Based on this information, it will generally be more effective to show a dancer a correction (by demonstrating yourself or with another dancer) than to manipulate their body into the correct position.

However, that still leaves a small percentage of students in your class who are kinesthetic learners, says Krasnow. "Those dancers will be highly disadvantaged if we take away all touch from teaching."

Instead of relying on hands-on corrections or any one teaching style, teachers should work to evaluate the learning style of each student. Krasnow suggests experimenting with different ways of relaying information—showing, explaining, using touch—and noticing what resonates with individual students.

Best practices for using touch

When we do use touch in the studio, it's imperative that we use it the right way. Whether or not touch is effective depends entirely on how it is done, says Krasnow.

"What is not very effective as a learning strategy is to physically manipulate the dancer's body," she says. If a dancer is slouching their shoulders, for example, a teacher might approach them and put their hands on their shoulders and pull them back. She explains that while we talk a lot about "muscle memory" in dance, learning fundamentally happens in the brain. "When you manipulate someone into a position, their brain is certainly processing that information," she says, "but it is not making decisions about how to direct that information. It is only experiencing a new sensory position." The dancer is learning what that new position feels like, but they are not learning how to get there independently.

What Krasnow calls "light touch" will help the brain learn how to get into this new position better than physically manipulating the dancer's body to get there. Using the example of slouched shoulders, rather than pulling their shoulders back, a teacher might walk up to the dancer and fan their fingers outwards lightly under the collar bone area. "When you do something with light touch, you give a suggestion to the body and the brain takes in that information and begins to process," she says. "The brain then has the opportunity to try to experiment with different possibilities." This allows the brain to learn which neural pathways and muscles to use, which means the dancer will be better able to find that position again on their own.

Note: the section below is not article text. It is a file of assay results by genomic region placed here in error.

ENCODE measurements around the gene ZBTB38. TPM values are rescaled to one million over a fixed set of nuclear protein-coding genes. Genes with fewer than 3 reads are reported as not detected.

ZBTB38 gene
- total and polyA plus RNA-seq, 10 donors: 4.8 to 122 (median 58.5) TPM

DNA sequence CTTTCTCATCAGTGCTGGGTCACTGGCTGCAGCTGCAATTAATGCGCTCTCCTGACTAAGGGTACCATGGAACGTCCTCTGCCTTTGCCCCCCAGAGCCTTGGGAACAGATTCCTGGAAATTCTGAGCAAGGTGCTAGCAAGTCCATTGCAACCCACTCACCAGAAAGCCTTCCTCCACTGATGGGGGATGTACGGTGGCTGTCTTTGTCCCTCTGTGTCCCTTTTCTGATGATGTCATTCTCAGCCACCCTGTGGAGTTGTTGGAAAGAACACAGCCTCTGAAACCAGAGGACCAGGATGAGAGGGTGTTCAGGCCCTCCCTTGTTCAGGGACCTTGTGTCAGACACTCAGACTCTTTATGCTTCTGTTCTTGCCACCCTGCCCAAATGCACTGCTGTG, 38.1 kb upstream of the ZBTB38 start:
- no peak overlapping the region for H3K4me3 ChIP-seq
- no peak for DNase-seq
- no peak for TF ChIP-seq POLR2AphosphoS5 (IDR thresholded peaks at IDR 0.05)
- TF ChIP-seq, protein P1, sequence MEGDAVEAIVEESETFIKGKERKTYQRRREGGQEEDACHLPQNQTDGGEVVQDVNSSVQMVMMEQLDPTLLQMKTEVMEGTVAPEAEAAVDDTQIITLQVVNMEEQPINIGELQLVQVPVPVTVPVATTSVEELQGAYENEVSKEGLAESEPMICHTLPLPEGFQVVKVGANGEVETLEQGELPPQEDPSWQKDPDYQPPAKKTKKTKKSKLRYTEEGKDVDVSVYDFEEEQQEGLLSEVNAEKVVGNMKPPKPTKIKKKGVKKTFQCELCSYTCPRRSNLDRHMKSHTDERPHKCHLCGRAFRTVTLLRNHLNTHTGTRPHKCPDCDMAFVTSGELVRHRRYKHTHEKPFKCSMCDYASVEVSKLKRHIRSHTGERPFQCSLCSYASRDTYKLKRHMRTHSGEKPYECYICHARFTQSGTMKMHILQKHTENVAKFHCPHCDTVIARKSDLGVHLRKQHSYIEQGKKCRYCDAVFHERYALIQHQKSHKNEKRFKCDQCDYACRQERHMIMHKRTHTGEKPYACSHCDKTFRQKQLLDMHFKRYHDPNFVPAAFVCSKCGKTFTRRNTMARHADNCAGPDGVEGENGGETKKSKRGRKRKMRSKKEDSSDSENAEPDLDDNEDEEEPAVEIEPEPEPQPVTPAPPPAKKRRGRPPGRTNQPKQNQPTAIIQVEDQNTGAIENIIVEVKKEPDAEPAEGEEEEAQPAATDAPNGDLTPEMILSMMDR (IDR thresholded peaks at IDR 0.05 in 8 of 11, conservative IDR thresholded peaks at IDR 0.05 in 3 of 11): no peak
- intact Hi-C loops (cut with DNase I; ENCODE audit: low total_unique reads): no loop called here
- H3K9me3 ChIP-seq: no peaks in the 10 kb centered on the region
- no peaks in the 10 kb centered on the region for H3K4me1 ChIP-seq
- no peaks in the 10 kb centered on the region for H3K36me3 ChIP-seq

Touch should also always be used with consent. At the onset of a new class, Krasnow explains the three basic learning styles and tells students that she uses touch as one of her modalities of teaching. She then tells the class that any student who does not want to be touched should come and tell her privately. You can also establish a signal with the class, such as placing a legwarmer next to the barre, that indicates that a student does not wish to be touched that day. And it never hurts to simply ask, "May I touch you?" before correcting a student with your hands.

While touch remains an important teaching method, it should not be the first tool we reach for. Reevaluating touch in the classroom can both encourage the bodily autonomy of your students, and allow them to better retain information.

Health & Body
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The term "body shaming" might bring up memories of that instructor from your own training who made critical remarks about—or even poked and prodded—dancers' bodies.

Thankfully, we're (mostly) past the days when authority figures felt free to openly mock a dancer's appearance. But body shaming remains a toxic presence in the studio, says Dr. Nadine Kaslow, psychologist for Atlanta Ballet: "It's just more hidden and more subtle." Here's how to make sure your teaching isn't part of the problem.